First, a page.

Ceramic artist Ronaldo Wiltshire started Motions of Clay in 2016. He is currently a ceramic technician and tutor at Kensington & Chelsea College and Hampstead School Of Art.
How long have you been working with ceramics?
Both my parents are potters so I’ve been surrounded by clay since I was a young child.
When I was growing up, my mother had her own pottery studio in St Thomas Barbados, and my dad had a studio, Indigenous Potteries, and a shop, The Clay Gallery, which was in the Pelican Craft Centre in Barbados.
A lot of my family members worked with my father at some point and I did the same throughout the school holidays. At this point I wasn’t sure I wanted to pursue a career in ceramics.
My mother is now a school pottery teacher in the UK, and my dad is still a potter in Barbados.
What made you decide to make it your career?
I moved back and forth between London and Barbados until I was 12, and returned to London when I was 19. I then studied Art and Design at Croydon College and from there went on to study Product Design at Ravensbourne.
While I was studying, I lost movement in my arm for a few months and that led to months of physiotherapy. I mentioned to my physiotherapist that I worked with clay and he suggested it might be a good idea for me to get back into it as it could help with the movements in my arm. This encouraged me to buy a bag of clay and I began hand building small pieces at home. In 2014 I bought a pottery wheel. Shortly after, I found out my girlfriend was pregnant so my plans to start a business got put on hold for a little while.
In late 2015, a family member allowed me to use their spare room as my studio. I was making loads of pieces but I didn’t have a kiln to get them fired. I contacted ceramic artist Chris Bramble, who welcomed me into his studio and became a good friend.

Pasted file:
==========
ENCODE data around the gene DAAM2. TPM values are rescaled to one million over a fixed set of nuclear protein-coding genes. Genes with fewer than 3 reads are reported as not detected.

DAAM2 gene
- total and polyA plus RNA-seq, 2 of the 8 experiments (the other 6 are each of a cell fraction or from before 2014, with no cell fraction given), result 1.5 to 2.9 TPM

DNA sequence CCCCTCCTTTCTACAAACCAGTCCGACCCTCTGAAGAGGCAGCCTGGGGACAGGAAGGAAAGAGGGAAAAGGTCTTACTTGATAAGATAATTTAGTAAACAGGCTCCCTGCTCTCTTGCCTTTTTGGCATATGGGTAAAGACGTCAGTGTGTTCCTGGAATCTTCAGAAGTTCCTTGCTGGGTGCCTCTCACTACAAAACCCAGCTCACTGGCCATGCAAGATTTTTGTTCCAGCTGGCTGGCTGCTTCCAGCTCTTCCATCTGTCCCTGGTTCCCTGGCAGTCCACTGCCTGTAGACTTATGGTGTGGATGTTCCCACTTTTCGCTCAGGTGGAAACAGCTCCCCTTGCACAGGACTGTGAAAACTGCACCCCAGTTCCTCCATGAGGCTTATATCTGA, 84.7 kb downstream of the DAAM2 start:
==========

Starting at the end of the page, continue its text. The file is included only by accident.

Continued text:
I now had access to a kiln, but I wasn’t making any money at that point. I used to take a cab from Tottenham to Kilburn to get my pieces fired, which was costly, but it was worthwhile because I knew I was investing in my future.
Was it the idea of using the pottery to help your recovery that kept you going?
It made me think, ‘You know what? Maybe this is a sign. I have a talent and I’m not using it. I just nearly lost movement in my arm so I better use it right now.’
How has working with clay helped you?
Working with clay has helped me a lot both mentally and physically. It’s helped me feel happier in myself because when I lost movement in my arm, it was a very low and depressing time.
My brother was diagnosed with schizophrenia in 2006, and we all get together to help him, which can be stressful for my family. I can sit at the pottery wheel and throw clay for hours. It’s a way to escape and not think about anything at all.
What do you enjoy most about making pottery?
I like the feeling of clay. Especially terracotta – it brings back good memories from my childhood in Barbados.
What have your achievements been so far?
It’s still early stages and I see myself as an emerging artist. My first exhibition was in June. It was a group exhibition with other ceramic artists and potters, which was a big deal for me. In July I organised a pop up exhibition with one of the students from Kensington and Chelsea in Babajanis Deli on Portobello Road. It was a great experience and quite overwhelming.
What products have you got on offer?
I make functional as well as decorative ceramic pieces, including domestic ware such a bowls, mugs and plates. I really enjoy making oil burners as they can be used for natural healing and relaxation.
One of the product lines I’m currently working on is a series of face sculptures which are based on my brother. He has a very outgoing and bright personality. When he’s in a bad mood, it can be very tough for not only him but also the family.
I decided to take an abstract approach with the glazing to make them all a bit different which represents his personality.
What are your plans for the future?
I plan to spend a lot more time in the studio creating new products. I’m still yet to have a solo exhibition so that’s definitely in the pipeline.
This article first appeared in the Craft issue of Discovering Tottenham which was released in November 2018.